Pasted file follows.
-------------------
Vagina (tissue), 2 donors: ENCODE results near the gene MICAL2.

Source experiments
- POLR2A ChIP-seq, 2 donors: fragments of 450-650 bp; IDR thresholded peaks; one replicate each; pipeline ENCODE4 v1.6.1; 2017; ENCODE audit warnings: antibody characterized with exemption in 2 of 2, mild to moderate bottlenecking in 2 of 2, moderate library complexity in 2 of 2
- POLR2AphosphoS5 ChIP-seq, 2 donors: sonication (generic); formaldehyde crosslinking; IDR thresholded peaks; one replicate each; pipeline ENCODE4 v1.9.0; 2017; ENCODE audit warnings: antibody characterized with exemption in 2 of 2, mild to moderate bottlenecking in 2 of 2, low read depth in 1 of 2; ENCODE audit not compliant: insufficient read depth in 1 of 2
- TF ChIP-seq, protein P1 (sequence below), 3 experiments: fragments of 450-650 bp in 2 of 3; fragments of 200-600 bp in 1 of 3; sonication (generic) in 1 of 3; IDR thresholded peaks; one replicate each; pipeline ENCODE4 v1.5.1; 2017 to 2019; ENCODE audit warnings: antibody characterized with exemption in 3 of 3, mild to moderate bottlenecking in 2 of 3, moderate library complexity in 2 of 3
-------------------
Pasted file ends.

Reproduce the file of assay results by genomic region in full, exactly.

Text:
Vagina (tissue), 2 donors: ENCODE results near the gene MICAL2.

Source experiments
- POLR2A ChIP-seq, 2 donors: fragments of 450-650 bp; IDR thresholded peaks; one replicate each; pipeline ENCODE4 v1.6.1; 2017; ENCODE audit warnings: antibody characterized with exemption in 2 of 2, mild to moderate bottlenecking in 2 of 2, moderate library complexity in 2 of 2
- POLR2AphosphoS5 ChIP-seq, 2 donors: sonication (generic); formaldehyde crosslinking; IDR thresholded peaks; one replicate each; pipeline ENCODE4 v1.9.0; 2017; ENCODE audit warnings: antibody characterized with exemption in 2 of 2, mild to moderate bottlenecking in 2 of 2, low read depth in 1 of 2; ENCODE audit not compliant: insufficient read depth in 1 of 2
- TF ChIP-seq, protein P1 (sequence below), 3 experiments: fragments of 450-650 bp in 2 of 3; fragments of 200-600 bp in 1 of 3; sonication (generic) in 1 of 3; IDR thresholded peaks; one replicate each; pipeline ENCODE4 v1.5.1; 2017 to 2019; ENCODE audit warnings: antibody characterized with exemption in 3 of 3, mild to moderate bottlenecking in 2 of 3, moderate library complexity in 2 of 3